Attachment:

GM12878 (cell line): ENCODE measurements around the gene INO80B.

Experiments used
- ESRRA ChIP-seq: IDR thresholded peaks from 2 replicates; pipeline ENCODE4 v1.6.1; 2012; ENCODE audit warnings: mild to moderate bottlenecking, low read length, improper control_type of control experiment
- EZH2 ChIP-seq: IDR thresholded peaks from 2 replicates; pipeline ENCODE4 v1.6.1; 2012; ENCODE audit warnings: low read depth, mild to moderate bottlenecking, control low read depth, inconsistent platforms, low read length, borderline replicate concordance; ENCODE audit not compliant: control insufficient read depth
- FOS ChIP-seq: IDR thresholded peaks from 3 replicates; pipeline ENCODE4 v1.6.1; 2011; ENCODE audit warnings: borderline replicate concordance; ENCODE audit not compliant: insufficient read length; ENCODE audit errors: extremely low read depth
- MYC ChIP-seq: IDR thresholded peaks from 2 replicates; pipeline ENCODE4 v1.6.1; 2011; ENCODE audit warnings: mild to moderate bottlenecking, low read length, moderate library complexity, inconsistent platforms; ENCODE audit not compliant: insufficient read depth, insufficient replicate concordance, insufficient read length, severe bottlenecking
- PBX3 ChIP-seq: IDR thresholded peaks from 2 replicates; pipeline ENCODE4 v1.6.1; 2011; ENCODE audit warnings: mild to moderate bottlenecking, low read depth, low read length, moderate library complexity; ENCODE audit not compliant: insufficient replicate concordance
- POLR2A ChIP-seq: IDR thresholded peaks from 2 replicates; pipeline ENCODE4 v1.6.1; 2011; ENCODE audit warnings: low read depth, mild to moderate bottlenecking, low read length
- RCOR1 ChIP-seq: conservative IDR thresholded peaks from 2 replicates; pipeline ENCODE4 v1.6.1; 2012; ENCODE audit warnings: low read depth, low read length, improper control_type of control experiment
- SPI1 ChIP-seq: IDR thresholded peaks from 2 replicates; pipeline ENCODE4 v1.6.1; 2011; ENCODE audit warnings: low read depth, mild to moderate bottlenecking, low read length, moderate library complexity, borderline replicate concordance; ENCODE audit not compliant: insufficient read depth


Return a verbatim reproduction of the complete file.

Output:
GM12878 (cell line): ENCODE measurements around the gene INO80B.

Experiments used
- ESRRA ChIP-seq: IDR thresholded peaks from 2 replicates; pipeline ENCODE4 v1.6.1; 2012; ENCODE audit warnings: mild to moderate bottlenecking, low read length, improper control_type of control experiment
- EZH2 ChIP-seq: IDR thresholded peaks from 2 replicates; pipeline ENCODE4 v1.6.1; 2012; ENCODE audit warnings: low read depth, mild to moderate bottlenecking, control low read depth, inconsistent platforms, low read length, borderline replicate concordance; ENCODE audit not compliant: control insufficient read depth
- FOS ChIP-seq: IDR thresholded peaks from 3 replicates; pipeline ENCODE4 v1.6.1; 2011; ENCODE audit warnings: borderline replicate concordance; ENCODE audit not compliant: insufficient read length; ENCODE audit errors: extremely low read depth
- MYC ChIP-seq: IDR thresholded peaks from 2 replicates; pipeline ENCODE4 v1.6.1; 2011; ENCODE audit warnings: mild to moderate bottlenecking, low read length, moderate library complexity, inconsistent platforms; ENCODE audit not compliant: insufficient read depth, insufficient replicate concordance, insufficient read length, severe bottlenecking
- PBX3 ChIP-seq: IDR thresholded peaks from 2 replicates; pipeline ENCODE4 v1.6.1; 2011; ENCODE audit warnings: mild to moderate bottlenecking, low read depth, low read length, moderate library complexity; ENCODE audit not compliant: insufficient replicate concordance
- POLR2A ChIP-seq: IDR thresholded peaks from 2 replicates; pipeline ENCODE4 v1.6.1; 2011; ENCODE audit warnings: low read depth, mild to moderate bottlenecking, low read length
- RCOR1 ChIP-seq: conservative IDR thresholded peaks from 2 replicates; pipeline ENCODE4 v1.6.1; 2012; ENCODE audit warnings: low read depth, low read length, improper control_type of control experiment
- SPI1 ChIP-seq: IDR thresholded peaks from 2 replicates; pipeline ENCODE4 v1.6.1; 2011; ENCODE audit warnings: low read depth, mild to moderate bottlenecking, low read length, moderate library complexity, borderline replicate concordance; ENCODE audit not compliant: insufficient read depth